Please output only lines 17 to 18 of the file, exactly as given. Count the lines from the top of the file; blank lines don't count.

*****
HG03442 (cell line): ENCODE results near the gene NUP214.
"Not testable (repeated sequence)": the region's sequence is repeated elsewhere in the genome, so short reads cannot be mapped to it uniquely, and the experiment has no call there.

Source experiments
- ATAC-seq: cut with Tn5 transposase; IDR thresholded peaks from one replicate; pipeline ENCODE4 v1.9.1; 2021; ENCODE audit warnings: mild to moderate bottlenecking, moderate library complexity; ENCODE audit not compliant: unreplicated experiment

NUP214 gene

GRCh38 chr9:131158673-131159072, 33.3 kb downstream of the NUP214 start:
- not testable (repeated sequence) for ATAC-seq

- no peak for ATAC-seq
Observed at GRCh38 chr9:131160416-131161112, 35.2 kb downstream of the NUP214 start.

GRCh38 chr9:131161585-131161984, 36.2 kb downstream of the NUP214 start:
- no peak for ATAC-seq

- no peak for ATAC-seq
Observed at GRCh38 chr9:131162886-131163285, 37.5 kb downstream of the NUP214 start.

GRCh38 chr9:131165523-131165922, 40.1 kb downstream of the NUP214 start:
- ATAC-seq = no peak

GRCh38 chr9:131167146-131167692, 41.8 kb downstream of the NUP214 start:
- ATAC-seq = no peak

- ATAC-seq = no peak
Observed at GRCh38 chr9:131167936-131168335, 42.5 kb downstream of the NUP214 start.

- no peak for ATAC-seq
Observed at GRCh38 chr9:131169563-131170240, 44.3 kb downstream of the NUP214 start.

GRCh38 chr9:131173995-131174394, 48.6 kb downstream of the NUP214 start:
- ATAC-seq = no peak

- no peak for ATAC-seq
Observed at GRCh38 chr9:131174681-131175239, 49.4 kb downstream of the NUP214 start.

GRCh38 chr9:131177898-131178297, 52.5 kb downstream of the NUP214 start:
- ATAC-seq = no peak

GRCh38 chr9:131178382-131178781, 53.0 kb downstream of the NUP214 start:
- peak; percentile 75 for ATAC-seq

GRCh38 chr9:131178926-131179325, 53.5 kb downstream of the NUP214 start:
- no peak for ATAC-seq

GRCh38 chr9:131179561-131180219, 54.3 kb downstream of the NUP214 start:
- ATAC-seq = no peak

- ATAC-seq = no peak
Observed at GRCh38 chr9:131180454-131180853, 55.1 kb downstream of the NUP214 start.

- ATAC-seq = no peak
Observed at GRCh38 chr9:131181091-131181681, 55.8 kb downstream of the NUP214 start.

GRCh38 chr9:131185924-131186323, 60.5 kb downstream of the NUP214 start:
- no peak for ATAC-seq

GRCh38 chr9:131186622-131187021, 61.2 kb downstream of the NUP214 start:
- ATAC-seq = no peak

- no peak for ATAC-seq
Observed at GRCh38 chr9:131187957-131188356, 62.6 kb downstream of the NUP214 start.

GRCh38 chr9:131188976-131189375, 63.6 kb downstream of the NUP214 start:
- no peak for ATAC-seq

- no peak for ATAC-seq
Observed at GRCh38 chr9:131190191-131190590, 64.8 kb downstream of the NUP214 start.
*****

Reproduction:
- ATAC-seq = no peak

- ATAC-seq = no peak